Mario vs. Donkey Kong review – the Switch’s protracted farewell continues in style

This charming puzzle-platformer makes a welcome return.

The Switch is safely into its Vegas residency era now. So safely, in fact, that with the greatest hits out of the way it’s offering up some deep cuts and B-sides. I am all for this. Following on from the Super Mario RPG remake, here’s Mario vs. Donkey Kong, a gentle reworking of an old Game Boy Advance charmer. It’s lovely stuff.

And it’s interesting, too. It makes one think. Not just because it’s Mario at its most puzzley, with each mini-challenge playing out like the weird equivalent of a Mario Sudoku or some other newspaper brainteaser. It makes me think because it’s another reminder of how Mario, of all game series, is sort of a language that players like me have spent the last few decades learning to speak.

As with language, I’m still learning to recognise how much of the grammar I didn’t consciously know that I understand, as it were. What I get in a game like this, then, is a series of actions and reactions I am surprised to learn I can anticipate. Ice will cause me to slide, sure. But when precisely did I learn that a certain kind of block will cause me to teleport, while another will vanish if a switch is flipped? Elsewhere, from a truly ancient part of my brain I somehow retained the information that I will climb up faster if I’m holding two ropes, but descend faster if I’m only holding one. This kind of recall? From a man who regularly calls his dog “doghead”, because her precise name cannot be grasped in the moment? (It’s Cricket – I just checked.)


Cover image for YouTube videoMario vs. Donkey Kong – Overview trailer (Nintendo Switch)


Mario vs. Donkey Kong overview.

Fittingly, Mario vs. Donkey Kong is a game that I played upon release on the GBA but have almost completely forgotten. I have it in the attic somewhere, but not in the brain. No matter. Aside from a few points, which we will get to, this is a straight remake, albeit, in my case, a remake that might as well be an entirely new game.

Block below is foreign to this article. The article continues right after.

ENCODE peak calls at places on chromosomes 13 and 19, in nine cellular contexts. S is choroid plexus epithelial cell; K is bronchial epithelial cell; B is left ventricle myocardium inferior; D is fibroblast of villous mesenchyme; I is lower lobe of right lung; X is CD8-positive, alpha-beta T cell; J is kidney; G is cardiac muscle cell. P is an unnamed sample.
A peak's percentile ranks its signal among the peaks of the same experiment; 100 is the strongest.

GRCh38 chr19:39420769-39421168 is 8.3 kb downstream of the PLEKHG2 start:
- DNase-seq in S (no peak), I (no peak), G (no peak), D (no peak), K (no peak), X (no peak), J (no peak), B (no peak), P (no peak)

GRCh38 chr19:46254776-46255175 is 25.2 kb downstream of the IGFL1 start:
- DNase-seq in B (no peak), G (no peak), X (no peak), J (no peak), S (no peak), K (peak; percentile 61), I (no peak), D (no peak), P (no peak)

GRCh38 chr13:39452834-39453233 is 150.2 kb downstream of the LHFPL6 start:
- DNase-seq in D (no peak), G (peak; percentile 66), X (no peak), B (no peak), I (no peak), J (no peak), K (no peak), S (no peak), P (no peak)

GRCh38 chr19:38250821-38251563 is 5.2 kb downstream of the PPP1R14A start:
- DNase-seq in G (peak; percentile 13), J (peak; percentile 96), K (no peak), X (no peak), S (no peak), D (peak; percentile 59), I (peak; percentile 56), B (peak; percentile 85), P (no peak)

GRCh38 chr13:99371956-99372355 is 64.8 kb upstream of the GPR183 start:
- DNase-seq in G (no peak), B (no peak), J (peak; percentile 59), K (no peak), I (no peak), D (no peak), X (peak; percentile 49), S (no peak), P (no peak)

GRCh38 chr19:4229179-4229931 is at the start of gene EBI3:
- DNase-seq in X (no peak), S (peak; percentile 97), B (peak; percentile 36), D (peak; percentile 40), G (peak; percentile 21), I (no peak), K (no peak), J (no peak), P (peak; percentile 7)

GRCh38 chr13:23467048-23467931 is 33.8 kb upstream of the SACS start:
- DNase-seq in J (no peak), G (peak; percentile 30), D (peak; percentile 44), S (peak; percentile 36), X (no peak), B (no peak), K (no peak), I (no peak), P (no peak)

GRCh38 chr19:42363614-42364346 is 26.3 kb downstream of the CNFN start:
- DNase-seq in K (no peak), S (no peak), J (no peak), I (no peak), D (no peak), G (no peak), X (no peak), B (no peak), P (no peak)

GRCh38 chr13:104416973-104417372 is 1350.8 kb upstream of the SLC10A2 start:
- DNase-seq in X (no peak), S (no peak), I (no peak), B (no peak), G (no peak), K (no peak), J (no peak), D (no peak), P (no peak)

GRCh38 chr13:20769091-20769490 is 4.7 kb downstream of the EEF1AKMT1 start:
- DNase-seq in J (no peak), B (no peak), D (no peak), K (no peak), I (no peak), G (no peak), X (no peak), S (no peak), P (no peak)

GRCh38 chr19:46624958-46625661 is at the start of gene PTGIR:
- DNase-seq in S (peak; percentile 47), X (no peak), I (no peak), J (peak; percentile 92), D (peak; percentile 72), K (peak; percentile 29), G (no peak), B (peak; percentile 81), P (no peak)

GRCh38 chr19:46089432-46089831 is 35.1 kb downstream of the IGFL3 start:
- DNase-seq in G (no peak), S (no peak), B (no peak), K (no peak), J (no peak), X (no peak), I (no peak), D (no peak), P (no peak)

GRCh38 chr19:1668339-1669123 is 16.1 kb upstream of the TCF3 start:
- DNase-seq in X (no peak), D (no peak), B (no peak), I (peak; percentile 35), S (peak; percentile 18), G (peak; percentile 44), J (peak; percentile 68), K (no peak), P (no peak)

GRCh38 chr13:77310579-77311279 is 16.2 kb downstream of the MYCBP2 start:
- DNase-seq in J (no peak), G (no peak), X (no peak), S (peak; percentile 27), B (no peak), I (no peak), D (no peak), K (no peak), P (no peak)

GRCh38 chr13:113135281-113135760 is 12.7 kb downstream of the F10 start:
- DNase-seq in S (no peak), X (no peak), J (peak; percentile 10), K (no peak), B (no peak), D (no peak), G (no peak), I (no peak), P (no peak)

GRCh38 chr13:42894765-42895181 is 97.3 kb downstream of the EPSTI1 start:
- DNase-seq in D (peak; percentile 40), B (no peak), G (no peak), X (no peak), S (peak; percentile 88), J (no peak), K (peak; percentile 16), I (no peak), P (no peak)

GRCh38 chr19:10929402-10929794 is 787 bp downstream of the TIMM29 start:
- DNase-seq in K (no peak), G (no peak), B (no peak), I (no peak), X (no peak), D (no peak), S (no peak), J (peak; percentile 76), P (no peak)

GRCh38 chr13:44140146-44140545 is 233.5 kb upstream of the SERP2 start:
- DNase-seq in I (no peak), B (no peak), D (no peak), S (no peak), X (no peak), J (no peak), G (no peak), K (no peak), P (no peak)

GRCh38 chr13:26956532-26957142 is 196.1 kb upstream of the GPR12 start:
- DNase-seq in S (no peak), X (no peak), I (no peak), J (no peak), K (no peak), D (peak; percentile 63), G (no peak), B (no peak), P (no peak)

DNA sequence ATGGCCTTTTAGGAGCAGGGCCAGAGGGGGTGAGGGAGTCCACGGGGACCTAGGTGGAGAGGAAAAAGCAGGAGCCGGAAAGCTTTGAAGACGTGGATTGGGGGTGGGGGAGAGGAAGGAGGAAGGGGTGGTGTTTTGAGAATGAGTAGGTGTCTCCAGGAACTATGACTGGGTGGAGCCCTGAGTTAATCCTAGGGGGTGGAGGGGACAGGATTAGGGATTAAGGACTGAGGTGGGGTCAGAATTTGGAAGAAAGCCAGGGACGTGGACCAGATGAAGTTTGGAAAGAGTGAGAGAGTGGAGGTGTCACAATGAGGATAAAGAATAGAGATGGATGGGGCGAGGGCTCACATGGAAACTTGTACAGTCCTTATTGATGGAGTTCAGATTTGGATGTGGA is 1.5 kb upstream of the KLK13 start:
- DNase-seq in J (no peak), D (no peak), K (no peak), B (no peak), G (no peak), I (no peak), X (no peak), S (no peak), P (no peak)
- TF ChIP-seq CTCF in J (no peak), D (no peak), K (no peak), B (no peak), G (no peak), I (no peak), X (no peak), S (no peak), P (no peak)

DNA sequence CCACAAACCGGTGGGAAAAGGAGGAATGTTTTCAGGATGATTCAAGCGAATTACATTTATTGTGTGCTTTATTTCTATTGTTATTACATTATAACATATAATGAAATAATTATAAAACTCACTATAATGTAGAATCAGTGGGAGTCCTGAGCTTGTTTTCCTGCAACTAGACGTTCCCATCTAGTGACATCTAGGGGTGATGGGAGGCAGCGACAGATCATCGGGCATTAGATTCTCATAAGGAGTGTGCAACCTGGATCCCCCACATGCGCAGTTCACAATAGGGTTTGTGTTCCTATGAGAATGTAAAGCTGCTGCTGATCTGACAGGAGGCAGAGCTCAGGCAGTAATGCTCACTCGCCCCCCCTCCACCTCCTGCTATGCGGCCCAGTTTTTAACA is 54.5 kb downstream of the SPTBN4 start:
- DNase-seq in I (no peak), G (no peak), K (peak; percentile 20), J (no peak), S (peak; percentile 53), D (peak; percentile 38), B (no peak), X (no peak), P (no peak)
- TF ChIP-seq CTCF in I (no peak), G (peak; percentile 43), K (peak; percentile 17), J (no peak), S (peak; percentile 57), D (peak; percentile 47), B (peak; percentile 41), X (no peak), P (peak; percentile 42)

It’s simple stuff on the surface, and then becomes progressively more riddled with playful complications. Moving across a range of themed worlds, Mario must rescue little clockwork versions of himself, one per level. These levels are split in half: in the first half you need to navigate a 2D platforming gauntlet, collect a key, and bring it back to a locked door. In the second, you need to navigate a 2D platforming gauntlet and rescue that little clockwork Mario. After doing a world’s-worth of these things, you have two special boss levels. In the first, you lead all your clockwork Marios across the level to a toy chest. In the second, you fight Donkey Kong, and any of the clockwork Marios you successfully rescued by leading them to the chest count as your health points.


Mario faces Donkey Kong in a boss fight featuring laser gates


Mario traverses a level made of conveyor belts

Mario vs. Donkey Kong. | Image credit: Nintendo

This is a perfect template for what Nintendo does really well: throw in complications and ideas that stretch the boundaries of everything you’ve learned. In the early levels, just getting the key to the lock is sometimes tricky enough, for example, because when you’re holding the key you can’t do more complex jumps or climb ladders. But then the game throws in enemies with tails you can grab to cross gaps – if you can get them in the right place – and other enemies who you might be able to stand on to cross spike pits and all that jazz. Put the key down and you get a timer clicking away that gives you fifteen seconds to pick it up again before it disappears. Is that fifteen seconds enough time to open a path to the door, or two at least get you closer to the door?